CLAYTON — Sewer system upgrades expected to prevent sewage discharges into the St. Lawrence River could cost individual users as much as $170 more annually unless the village secures more grant funding.
The pump station abutting the St. Lawrence River on Riverside Drive has overflowed during periods of heavy rainfall, and whatever water and sewage that department workers cannot haul discharges into the river.
Water and Wastewater Operations Manager Megan Ervay said the last overflow in the village occurred in April 2018 when 148,000 gallons discharged from the Riverside Drive pump station, although workers prevented another 137,000 gallons from entering into the river.
At the same time, 1,700 gallons were discharged from the Union Street pump station, but workers hauled 62,000 gallons from it.
The estimated $8.83 million project is expected to more than double the sewer system’s capacity, and thus reduce sewage overflows and subsequent violations. Matthew J. Cooper, senior managing engineer for Barton & Loguidice, Watertown, said eliminating combined sewer overflows is part of the village’s control plan, which is a state Department of Environmental Conservation permitting requirement.
The village has secured a $2.2 million grant for the project, but if it cannot garner more funding support, sewer users can expect to pay up to another $170 in annual fees to finance the other $6.63 million, Mr. Cooper said. The best-case scenario would be an increase of $70 after securing additional grants.
“I think it’s critical for compliance with the permit and it’s in the best interest of the community by safeguarding a natural resource that it relies heavily on for tourism,” he said.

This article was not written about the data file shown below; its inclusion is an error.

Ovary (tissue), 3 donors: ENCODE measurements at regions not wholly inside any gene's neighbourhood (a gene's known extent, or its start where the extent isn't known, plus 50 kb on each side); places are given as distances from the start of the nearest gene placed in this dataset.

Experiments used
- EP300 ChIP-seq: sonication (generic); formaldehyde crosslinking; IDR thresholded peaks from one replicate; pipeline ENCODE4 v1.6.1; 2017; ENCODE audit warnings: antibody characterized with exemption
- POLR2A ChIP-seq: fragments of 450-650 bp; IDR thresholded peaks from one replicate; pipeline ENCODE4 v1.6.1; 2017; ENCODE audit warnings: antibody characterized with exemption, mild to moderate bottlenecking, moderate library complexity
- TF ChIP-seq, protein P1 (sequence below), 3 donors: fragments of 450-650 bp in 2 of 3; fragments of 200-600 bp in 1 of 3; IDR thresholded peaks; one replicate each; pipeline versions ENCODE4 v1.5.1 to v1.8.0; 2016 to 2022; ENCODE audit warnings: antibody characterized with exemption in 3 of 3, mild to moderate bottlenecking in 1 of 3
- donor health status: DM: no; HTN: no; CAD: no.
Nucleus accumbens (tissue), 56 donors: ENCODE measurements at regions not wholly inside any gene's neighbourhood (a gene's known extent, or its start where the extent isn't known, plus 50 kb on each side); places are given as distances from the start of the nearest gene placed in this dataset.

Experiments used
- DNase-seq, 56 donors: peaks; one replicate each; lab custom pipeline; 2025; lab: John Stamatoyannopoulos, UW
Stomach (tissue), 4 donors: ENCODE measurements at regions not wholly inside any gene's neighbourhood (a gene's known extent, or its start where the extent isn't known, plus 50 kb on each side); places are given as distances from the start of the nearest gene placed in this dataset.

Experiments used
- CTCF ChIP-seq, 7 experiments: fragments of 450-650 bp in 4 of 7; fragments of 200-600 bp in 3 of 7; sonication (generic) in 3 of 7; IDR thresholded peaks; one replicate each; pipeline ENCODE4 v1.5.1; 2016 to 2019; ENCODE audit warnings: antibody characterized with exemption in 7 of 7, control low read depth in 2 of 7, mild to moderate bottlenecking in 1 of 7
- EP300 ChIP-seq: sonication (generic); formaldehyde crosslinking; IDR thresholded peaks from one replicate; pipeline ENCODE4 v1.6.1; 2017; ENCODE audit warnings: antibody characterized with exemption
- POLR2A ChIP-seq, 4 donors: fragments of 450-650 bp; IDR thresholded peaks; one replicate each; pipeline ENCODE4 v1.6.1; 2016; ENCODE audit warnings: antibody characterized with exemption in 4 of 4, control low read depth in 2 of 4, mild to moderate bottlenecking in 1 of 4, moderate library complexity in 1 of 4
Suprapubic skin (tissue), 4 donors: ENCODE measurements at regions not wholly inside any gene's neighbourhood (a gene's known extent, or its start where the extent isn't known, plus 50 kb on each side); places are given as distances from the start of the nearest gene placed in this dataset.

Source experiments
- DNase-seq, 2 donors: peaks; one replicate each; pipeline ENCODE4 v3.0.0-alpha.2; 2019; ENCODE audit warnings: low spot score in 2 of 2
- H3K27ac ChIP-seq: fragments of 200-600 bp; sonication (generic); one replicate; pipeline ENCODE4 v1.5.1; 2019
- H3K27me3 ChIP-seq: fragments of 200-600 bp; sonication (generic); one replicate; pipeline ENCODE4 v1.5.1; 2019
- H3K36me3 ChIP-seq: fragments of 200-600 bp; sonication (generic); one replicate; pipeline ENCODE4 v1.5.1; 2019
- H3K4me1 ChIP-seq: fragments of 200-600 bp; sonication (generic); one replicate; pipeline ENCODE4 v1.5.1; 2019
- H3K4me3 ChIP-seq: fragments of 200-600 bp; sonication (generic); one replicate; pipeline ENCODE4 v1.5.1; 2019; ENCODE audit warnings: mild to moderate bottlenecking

The village’s sewer system supports an estimated 3,000 individuals inside and outside of the village, including the Cape Vincent Correctional Facility, Cedar Point and Heritage Heights.
A metered user in the village pays a fixed $324 per equivalent dwelling unit annually, plus $4.36 per 1,000 gallons; while a metered user outside of the village pays a fixed $405 annually, plus $5.45 per 1,000 gallons.
If project fees cannot be mitigated with additional grant funds, village users with meters could pay as much as $494 annually in fixed costs, while outside users with meters could pay as much as $575 annually in fixed costs. Anticipated costs are based on current estimates from Barton and Loguidice.
Mr. Cooper, however, said the village aims to secure a $5.5 million state grant and either grant or loan funding from the U.S. Department of Agriculture, which could lower the costs.
“We have to keep the collection systems working. Some of this stuff is 100 years old,” said Mayor Norma J. Zimmer. “Improving infrastructure is improving the whole community.”
The sewer system improvement project includes upgrades to the treatment plant on Gardner Street before Washington Island, a larger force main connecting the Riverside Drive pump station to the plant and another larger sewer main connecting the plant to the Union Street pump station. Construction is scheduled to begin in the summer of 2020, when the roads are dug up during the state Department of Transportation’s road reconstruction in the village’s historic district, and conclude in 2021.
“We’re all really excited here at the sewer department,” Ms. Avery said. “It should help us handle additional flows from wet weather events and reduce violations.”